Discover the cosmos! Each day a different image or photograph of our fascinating universe is featured, along with a brief explanation written by a professional astronomer.
2023 November 11
Explanation: This broad, luminous red arc was a surprising visitor to partly cloudy evening skies over northern France. Captured extending toward the zenith in a west-to-east mosaic of images from November 5, the faint atmospheric ribbon of light is an example of a Stable Auroral Red (SAR) arc. The rare night sky phenomenon was also spotted at unusually low latitudes around world, along with more dynamic auroral displays during an intense geomagnetic storm. SAR arcs and their relation to auroral emission have been explored by citizen science and satellite investigations. From altitudes substantially above the normal auroral glow, the deep red SAR emission is thought to be caused by strong heating due to currents flowing in planet Earth's inner magnetosphere. Beyond this SAR, the Milky Way arcs above the cloud banks along the horizon, a regular visitor to night skies over northern France.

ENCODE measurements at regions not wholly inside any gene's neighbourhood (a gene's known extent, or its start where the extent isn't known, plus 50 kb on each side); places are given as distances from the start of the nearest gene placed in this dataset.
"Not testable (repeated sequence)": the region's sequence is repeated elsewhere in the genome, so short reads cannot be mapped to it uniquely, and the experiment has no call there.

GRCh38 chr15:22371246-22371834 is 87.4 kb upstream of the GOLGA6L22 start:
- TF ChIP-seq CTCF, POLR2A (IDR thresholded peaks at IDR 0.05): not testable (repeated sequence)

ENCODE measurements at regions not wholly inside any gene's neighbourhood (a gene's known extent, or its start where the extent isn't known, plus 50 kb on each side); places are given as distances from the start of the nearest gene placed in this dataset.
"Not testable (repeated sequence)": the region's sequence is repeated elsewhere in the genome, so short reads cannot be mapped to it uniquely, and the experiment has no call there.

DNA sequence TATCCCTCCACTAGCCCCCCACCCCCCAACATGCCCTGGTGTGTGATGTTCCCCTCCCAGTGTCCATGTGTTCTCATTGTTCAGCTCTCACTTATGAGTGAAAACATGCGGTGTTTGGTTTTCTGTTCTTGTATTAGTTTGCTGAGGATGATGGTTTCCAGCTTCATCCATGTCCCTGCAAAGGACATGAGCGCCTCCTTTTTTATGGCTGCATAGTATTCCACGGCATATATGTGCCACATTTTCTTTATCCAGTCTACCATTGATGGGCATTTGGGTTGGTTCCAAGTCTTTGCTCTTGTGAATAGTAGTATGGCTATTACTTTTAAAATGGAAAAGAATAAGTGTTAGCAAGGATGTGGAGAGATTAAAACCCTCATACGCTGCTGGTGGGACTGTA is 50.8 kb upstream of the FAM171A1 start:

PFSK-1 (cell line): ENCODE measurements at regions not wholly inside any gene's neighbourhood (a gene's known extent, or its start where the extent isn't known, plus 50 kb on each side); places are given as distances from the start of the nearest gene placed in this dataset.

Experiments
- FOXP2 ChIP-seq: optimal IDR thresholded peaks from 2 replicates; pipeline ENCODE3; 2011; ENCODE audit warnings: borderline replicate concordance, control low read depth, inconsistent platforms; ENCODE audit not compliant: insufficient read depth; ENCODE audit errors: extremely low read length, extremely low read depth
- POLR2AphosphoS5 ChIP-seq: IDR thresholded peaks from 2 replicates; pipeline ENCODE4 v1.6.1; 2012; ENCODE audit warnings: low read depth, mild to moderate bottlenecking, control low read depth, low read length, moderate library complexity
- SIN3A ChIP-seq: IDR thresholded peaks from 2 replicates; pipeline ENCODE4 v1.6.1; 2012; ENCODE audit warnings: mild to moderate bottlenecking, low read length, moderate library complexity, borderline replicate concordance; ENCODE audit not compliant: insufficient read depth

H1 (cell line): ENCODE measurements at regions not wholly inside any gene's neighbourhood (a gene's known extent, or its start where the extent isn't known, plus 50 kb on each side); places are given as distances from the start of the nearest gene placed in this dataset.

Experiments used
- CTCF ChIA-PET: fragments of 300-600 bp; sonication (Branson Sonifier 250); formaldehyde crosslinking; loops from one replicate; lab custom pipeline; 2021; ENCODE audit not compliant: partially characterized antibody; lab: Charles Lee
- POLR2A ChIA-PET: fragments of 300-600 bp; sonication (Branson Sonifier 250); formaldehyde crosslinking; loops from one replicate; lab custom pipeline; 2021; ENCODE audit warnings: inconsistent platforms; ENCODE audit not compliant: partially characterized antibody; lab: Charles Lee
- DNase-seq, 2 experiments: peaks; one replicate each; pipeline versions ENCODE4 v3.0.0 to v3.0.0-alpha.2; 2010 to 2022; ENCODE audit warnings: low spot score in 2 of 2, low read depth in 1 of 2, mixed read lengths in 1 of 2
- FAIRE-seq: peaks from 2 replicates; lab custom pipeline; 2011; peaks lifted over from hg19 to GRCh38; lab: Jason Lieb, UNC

Authors & editors:
Jerry Bonnell (UMCP)
NASA Official: Phillip Newman Specific rights apply.
A service of: ASD at NASA / GSFC,
NASA Science Activation
& Michigan Tech. U.